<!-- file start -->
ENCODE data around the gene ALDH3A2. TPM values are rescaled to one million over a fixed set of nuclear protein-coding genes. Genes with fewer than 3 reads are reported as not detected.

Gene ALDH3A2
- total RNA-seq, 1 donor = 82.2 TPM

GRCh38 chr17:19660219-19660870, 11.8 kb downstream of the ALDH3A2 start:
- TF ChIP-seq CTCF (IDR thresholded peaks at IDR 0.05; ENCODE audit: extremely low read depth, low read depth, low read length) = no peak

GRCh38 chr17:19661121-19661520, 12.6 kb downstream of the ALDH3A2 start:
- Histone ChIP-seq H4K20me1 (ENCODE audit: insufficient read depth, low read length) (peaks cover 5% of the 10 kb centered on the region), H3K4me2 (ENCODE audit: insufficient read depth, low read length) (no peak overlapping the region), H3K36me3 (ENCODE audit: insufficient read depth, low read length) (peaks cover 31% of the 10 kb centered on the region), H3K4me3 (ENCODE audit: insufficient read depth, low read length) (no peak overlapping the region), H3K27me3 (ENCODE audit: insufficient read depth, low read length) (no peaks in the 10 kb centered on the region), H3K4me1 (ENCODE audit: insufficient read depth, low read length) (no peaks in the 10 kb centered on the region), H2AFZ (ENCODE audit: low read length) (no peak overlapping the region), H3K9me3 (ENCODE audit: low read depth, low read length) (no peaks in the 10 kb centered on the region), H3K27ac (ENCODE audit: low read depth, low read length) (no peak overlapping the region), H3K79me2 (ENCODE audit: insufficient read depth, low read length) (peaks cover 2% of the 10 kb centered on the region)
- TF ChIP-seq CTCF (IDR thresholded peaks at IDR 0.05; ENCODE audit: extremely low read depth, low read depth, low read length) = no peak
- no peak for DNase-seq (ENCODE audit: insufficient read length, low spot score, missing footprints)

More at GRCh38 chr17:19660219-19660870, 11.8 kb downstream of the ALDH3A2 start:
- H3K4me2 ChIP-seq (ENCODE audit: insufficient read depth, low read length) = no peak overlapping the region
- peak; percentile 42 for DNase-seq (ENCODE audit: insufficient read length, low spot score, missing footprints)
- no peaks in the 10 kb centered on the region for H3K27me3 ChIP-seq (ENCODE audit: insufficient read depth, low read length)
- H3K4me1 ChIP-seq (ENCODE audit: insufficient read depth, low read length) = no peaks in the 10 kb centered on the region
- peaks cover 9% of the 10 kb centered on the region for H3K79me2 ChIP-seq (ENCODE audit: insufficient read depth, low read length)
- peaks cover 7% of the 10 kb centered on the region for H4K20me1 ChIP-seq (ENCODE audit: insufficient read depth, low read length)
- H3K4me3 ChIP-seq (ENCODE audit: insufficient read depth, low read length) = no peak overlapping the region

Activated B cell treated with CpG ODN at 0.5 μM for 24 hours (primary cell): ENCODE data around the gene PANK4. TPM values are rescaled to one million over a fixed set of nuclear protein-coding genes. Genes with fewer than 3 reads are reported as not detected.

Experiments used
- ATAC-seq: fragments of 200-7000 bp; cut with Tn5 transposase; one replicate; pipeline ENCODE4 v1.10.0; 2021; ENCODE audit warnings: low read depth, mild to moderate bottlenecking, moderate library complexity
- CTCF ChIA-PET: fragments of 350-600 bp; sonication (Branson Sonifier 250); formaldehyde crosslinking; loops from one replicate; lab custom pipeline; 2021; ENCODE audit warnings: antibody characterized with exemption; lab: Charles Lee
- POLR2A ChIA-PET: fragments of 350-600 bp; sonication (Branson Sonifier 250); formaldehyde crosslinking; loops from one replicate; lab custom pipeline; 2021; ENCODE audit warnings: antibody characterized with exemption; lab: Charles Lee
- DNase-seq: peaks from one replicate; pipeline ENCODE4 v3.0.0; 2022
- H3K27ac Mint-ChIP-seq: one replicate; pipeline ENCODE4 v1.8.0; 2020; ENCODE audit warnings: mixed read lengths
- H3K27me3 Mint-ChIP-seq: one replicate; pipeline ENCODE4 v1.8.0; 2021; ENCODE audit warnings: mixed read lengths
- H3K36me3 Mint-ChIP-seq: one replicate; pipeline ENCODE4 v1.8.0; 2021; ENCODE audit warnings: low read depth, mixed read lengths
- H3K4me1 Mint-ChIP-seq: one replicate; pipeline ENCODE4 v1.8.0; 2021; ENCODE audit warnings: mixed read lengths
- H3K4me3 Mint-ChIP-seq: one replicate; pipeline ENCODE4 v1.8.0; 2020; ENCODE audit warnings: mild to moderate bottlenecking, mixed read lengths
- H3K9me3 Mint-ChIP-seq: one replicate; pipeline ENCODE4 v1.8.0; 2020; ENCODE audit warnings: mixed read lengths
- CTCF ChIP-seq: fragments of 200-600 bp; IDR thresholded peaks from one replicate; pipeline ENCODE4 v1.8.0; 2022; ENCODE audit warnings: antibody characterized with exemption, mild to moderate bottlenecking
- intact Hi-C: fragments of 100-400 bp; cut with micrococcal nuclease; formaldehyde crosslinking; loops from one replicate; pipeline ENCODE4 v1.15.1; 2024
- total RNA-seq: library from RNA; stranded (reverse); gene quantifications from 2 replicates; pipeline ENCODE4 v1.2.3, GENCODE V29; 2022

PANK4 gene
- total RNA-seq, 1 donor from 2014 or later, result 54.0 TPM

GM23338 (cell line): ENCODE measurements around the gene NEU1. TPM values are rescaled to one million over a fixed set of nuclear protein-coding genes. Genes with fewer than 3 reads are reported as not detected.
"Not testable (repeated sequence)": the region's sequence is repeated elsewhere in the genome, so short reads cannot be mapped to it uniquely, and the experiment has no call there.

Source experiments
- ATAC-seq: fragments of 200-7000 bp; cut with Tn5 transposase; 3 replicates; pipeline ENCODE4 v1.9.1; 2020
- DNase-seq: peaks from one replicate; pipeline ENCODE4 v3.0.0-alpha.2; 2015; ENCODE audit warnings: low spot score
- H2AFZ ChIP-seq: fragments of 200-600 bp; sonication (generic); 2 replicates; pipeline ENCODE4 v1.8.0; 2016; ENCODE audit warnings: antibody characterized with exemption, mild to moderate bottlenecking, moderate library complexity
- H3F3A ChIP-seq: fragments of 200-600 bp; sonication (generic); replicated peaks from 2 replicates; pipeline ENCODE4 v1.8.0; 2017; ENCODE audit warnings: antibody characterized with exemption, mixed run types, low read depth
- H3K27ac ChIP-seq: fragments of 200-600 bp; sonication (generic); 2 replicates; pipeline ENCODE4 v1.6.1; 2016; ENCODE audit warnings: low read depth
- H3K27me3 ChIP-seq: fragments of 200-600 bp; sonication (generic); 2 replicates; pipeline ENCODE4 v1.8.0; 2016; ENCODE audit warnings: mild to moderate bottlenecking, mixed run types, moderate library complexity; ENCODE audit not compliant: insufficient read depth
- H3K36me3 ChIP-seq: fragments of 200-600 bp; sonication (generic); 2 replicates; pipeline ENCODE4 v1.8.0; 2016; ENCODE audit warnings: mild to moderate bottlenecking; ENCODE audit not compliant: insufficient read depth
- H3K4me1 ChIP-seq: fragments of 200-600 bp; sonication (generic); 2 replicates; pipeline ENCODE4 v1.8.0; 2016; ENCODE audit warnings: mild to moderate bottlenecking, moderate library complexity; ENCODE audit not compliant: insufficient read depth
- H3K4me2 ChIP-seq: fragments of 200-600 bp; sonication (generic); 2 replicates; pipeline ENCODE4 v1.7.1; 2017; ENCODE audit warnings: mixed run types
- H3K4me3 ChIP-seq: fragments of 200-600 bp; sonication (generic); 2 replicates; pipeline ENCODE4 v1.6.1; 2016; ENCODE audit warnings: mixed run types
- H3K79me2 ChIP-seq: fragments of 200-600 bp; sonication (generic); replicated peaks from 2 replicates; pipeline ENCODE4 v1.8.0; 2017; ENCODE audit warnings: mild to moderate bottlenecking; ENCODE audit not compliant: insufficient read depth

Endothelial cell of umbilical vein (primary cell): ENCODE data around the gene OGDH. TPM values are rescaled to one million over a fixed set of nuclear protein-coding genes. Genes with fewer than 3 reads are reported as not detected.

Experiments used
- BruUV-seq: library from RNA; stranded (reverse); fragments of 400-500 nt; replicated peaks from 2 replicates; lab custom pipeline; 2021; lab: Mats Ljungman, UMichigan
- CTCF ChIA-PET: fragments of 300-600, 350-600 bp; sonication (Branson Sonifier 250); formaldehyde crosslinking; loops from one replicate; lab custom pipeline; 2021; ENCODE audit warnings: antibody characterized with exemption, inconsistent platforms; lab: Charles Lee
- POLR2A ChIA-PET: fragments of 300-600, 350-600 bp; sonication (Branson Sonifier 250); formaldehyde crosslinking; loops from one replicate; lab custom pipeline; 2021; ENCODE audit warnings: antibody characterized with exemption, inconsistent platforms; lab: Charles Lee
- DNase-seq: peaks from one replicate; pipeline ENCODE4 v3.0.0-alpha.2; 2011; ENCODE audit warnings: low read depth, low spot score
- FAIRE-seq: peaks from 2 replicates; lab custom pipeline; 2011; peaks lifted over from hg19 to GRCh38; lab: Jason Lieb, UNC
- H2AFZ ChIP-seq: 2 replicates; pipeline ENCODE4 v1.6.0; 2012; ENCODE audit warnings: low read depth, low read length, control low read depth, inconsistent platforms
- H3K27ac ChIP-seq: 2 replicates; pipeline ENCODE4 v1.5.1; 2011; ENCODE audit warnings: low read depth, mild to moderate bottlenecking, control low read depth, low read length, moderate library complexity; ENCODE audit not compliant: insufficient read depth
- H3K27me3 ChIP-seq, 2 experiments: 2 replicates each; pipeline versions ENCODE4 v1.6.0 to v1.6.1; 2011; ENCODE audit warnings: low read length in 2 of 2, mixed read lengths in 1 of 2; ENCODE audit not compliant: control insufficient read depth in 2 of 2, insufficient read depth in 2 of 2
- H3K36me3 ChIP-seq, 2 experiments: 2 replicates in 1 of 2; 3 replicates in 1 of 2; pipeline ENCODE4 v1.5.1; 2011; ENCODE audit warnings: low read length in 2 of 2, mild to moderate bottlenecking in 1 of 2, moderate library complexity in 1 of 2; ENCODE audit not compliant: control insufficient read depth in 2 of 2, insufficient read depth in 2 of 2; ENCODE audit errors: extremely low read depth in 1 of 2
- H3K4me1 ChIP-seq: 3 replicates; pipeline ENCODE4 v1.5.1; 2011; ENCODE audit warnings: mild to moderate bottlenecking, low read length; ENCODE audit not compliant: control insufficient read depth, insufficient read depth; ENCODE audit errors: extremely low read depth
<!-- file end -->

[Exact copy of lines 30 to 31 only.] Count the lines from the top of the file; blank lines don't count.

- CTCF ChIP-seq: fragments of 200-600 bp; IDR thresholded peaks from one replicate; pipeline ENCODE4 v1.8.0; 2022; ENCODE audit warnings: antibody characterized with exemption, mild to moderate bottlenecking
- intact Hi-C: fragments of 100-400 bp; cut with micrococcal nuclease; formaldehyde crosslinking; loops from one replicate; pipeline ENCODE4 v1.15.1; 2024